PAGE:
Catholic Colleges & Universities
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Issue Date:  November 2, 2007

-- AP Photo/Reed Saxon

Loyola Marymount University students -- from right, Joe Dempsey, Nathalie Sanchez, and India Swearingen -- sort donated clothing at a distribution center in Lamont, Calif., March 7. About a dozen students from the school spent their spring break living with and serving farm workers who had lost their jobs after a devastating freeze destroyed crops.
Grappling with tensions between money, mission


As Catholic higher education in the United States enters its third century, colleges and universities are striving to maintain their uniquely Catholic identity and mission in the face of mounting financial pressures. The 221 American Catholic colleges and universities educate 720,000 students each year, from elite universities that rival the top secular institutions, to tiny colleges that serve working adults and academically struggling students, according to the Association of Catholic Colleges and Universities. All of them are engaged in nearly constant dialogues over what it means to be a Catholic institution.

How does a university remain faithful to its Catholic mission -- including support for the preferential option for the poor -- when the average annual price at a private four-year college is $32,000? That figure from Trends in College Pricing 2007, a survey by the College Board that combines tuition, room, board and all college fees, is nearly 66 percent of the median household income in the United States, which the U.S. Census Bureau calculates was $48,201 in 2006.

Fr. Charles Currie

“It’s going to be a real challenge in the future. We’re not going to be able to keep raising the tuitions. It’s going to be a real fundraising challenge,” said Jesuit Fr. Charles Currie, president of the Association of Jesuit Colleges and Universities, which represents 28 institutions. “More and more if we add something, we’re going to have to look for something to subtract,” he said.

At the most selective schools, tuition plus room, board and other fees add up to close to $50,000 a year. Not surprisingly, the most selective Catholic universities, such as Georgetown, Notre Dame and Fordham, have the highest percentage of students from families with annual incomes greater than $100,000, according to 2006 data from the Cooperative Institutional Research Program at the University of California, Los Angeles. At smaller and less selective Catholic colleges, only 22 percent of students come from families earning more than $100,000.

“You almost have two different worlds here,” said Richard Yanikoski, president of the Association of Catholic Colleges and Universities. “There are the institutions that are serving the academically accomplished and the more affluent on one hand. On the other hand you have those that are serving the students of moderate academic accomplishment and considerable financial needs. I always say the strength of Catholic higher education is its internal diversity.”

Some institutions are flourishing, enjoying record numbers of applicants and watching their endowments grow. But most Catholic colleges are not Notre Dame, Boston College or Georgetown. Most are small schools educating less affluent students and those with less than stellar academic records, most of whom must work to support themselves throughout their educational career. That financial strain has real effects on students’ education, said Jesuit Fr. Raymond Schroth, editor of Conversations, a magazine of Jesuit higher education and the professor of humanities at St. Peter’s College in Jersey City, N.J., where many students carry full-time jobs and classes. “If I had millions of bucks, if I were a philanthropist, I would use that money to make college more affordable to the point where students would not have to have outside work, because you are not getting a college education when you do that.”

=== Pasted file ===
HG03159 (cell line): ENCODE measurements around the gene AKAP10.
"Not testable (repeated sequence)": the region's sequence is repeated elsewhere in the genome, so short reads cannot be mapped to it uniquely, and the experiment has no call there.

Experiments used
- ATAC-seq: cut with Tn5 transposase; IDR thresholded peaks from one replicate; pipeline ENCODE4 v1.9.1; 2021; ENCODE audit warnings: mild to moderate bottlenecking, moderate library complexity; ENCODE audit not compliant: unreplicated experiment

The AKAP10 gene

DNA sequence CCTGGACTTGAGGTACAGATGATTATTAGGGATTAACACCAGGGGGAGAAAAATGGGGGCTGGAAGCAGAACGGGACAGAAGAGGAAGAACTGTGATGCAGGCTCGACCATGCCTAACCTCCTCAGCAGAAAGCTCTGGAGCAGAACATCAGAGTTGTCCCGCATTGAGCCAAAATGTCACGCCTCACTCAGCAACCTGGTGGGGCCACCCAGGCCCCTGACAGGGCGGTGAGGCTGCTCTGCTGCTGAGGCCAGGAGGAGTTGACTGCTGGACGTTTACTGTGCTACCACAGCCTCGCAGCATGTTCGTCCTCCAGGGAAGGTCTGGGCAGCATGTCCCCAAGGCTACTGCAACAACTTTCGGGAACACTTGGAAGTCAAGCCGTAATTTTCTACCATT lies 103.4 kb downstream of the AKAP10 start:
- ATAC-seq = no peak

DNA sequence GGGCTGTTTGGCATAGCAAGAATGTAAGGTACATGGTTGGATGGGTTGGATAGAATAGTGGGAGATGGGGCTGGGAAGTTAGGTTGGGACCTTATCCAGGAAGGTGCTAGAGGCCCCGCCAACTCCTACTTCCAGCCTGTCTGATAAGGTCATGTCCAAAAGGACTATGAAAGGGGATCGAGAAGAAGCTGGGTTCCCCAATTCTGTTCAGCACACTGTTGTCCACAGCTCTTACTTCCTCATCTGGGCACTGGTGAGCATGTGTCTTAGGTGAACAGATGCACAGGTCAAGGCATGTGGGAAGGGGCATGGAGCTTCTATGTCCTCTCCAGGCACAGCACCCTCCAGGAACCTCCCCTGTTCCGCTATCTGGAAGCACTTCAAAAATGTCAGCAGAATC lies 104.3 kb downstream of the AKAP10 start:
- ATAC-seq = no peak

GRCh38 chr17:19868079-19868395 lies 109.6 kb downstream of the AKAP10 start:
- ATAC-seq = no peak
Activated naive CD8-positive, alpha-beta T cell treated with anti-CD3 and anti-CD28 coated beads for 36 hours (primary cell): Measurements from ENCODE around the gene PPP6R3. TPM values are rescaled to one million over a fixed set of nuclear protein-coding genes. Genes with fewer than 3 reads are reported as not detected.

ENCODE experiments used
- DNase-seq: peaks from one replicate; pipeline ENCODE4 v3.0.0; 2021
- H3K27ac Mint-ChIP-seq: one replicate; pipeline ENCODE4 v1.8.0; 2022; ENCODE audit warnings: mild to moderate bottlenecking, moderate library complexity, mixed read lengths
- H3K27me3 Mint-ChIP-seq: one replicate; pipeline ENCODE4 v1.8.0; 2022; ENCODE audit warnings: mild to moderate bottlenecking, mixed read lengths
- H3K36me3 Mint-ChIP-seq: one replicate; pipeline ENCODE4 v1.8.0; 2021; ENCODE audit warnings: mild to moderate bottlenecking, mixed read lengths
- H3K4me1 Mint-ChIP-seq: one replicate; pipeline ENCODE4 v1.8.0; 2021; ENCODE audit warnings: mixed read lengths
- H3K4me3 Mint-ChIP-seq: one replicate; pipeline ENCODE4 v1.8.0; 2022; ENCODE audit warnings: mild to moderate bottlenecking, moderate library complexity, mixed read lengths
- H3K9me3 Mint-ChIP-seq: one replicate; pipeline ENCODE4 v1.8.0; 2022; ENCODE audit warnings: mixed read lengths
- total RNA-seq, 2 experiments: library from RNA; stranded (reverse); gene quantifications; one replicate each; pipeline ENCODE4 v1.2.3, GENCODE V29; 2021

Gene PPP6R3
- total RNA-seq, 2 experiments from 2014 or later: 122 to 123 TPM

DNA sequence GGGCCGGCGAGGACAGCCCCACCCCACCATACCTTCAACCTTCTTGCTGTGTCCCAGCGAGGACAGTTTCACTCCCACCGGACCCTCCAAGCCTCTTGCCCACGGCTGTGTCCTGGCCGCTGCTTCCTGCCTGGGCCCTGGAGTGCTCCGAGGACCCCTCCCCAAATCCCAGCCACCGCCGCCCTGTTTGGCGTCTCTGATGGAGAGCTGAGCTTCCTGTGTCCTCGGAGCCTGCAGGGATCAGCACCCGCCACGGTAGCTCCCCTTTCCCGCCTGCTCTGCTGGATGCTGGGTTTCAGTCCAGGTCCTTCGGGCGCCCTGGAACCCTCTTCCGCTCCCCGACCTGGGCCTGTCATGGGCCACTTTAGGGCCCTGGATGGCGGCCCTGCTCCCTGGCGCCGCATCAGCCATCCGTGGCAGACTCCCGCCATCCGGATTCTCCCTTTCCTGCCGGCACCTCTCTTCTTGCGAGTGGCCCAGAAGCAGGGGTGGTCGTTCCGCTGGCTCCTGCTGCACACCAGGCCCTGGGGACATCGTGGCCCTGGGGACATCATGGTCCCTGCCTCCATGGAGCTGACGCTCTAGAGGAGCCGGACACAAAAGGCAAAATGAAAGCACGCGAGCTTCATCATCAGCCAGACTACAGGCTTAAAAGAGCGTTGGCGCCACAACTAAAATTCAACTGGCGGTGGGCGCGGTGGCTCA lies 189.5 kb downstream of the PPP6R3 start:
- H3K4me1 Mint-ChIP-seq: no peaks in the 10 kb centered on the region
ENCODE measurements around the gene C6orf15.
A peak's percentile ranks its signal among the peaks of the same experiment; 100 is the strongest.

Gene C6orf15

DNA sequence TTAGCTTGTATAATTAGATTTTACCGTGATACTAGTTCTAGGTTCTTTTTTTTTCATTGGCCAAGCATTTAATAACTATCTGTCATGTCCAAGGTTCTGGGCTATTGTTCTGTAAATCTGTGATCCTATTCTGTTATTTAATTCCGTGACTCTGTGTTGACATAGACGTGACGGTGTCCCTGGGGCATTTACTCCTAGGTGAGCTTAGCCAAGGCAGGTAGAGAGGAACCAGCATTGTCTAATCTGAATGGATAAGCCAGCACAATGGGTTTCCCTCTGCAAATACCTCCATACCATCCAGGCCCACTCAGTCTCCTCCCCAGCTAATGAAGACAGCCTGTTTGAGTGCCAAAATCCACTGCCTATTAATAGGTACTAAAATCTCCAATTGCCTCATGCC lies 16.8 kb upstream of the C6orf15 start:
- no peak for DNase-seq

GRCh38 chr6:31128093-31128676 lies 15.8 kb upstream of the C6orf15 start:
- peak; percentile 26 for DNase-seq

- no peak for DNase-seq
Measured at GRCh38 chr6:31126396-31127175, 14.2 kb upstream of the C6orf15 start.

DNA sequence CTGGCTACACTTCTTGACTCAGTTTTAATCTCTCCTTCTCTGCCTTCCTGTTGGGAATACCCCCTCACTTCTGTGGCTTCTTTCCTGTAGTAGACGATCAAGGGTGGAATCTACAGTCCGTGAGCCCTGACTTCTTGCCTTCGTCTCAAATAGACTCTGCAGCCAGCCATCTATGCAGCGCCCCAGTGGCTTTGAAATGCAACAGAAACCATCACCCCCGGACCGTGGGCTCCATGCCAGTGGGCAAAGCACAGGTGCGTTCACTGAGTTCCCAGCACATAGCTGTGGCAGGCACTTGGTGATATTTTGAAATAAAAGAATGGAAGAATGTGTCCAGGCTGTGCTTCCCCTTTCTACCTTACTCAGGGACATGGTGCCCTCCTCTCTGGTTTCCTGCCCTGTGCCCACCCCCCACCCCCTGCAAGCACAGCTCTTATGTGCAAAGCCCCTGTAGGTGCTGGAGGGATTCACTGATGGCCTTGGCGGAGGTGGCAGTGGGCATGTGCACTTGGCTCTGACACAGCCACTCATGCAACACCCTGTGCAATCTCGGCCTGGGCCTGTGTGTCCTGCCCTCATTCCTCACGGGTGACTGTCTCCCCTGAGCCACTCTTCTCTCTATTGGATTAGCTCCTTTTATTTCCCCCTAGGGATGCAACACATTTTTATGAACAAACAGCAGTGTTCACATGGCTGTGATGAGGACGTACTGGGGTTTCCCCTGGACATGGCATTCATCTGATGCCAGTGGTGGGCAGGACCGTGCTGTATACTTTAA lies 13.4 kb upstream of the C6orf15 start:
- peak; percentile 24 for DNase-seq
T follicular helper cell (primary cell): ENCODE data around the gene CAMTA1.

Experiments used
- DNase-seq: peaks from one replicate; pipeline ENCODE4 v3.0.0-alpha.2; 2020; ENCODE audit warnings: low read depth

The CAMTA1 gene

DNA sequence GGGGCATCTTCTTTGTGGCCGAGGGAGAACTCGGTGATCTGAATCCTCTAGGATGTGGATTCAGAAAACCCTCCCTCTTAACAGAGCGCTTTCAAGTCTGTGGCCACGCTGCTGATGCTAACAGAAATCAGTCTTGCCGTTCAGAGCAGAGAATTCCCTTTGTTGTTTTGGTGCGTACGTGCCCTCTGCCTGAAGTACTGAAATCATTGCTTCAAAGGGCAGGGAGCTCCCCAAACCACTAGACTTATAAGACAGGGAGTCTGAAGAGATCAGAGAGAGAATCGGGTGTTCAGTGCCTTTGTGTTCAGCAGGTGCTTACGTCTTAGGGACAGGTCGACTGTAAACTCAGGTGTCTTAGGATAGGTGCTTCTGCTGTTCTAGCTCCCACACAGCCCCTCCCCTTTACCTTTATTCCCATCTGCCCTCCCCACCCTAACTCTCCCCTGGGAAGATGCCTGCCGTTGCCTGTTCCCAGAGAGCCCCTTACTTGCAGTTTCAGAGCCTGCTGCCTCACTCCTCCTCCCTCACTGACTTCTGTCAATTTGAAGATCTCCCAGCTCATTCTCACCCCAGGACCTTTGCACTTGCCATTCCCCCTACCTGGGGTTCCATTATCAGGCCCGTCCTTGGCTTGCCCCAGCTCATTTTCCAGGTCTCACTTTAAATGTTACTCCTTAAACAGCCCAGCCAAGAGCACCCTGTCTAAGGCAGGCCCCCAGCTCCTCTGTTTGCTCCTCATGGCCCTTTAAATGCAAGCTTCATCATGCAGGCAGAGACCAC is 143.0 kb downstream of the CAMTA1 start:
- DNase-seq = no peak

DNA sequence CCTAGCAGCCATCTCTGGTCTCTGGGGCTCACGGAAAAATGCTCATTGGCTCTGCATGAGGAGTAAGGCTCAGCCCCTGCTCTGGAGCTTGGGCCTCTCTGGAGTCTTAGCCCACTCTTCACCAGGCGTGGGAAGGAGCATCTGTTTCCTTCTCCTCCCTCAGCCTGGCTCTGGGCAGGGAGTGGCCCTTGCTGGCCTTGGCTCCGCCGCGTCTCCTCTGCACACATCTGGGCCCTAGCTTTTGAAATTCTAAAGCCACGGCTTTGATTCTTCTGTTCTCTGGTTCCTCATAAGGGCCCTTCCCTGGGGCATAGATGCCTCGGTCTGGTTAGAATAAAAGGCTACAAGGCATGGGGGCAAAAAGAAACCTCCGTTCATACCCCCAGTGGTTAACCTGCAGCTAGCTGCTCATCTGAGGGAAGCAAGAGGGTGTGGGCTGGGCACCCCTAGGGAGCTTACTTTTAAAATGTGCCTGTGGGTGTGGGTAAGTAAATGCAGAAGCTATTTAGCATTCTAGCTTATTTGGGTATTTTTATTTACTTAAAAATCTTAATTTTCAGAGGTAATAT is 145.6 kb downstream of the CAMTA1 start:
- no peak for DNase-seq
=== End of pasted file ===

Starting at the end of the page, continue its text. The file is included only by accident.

The smaller and less selective schools have carved out a role serving students who encounter barriers to higher education, Yanikoski said. “Immigrants, single parents, adult women, women from financially shaky backgrounds, these colleges have distinguished themselves by reaching out to those who have not had the opportunities,” he said.

“There are many that are struggling to survive. Not everyone is surviving. But to the extent that some are, they are putting off funding certain projects, they are using part-time faculty. Catholic institutions were among the earliest and the best at instituting weekend and night programs for adults. That’s a new revenue stream with not much new cost. Often what they can’t pay for in cash they try to get in volunteer services from their communities,” Yanikoski said.

-- Levine Roberts Photography/Frances M. Roberts

Anne Dunphy, center, blows bubbles during Fordham University's May 2003 commencement.

Catholic schools are in a bind, Yanikoski said, explaining that they tend to have smaller endowments and lower rates of alumni donation than their secular counterparts. Meanwhile, they have a deep ethical requirement to serve the less affluent and to educate for lives of social service -- leading to alumni whose careers are often not as financially lucrative and whose donations to their alma maters are smaller. But as exorbitant as tuition appears, it still doesn’t cover the true cost of educating a student, Yanikoski said.

“Even in the highest-priced institutions, the students do not pay for the total worth of what they receive. That’s paid for from the endowments, donations and other measures,” he said, citing research by the National Association of College and University Business Officers.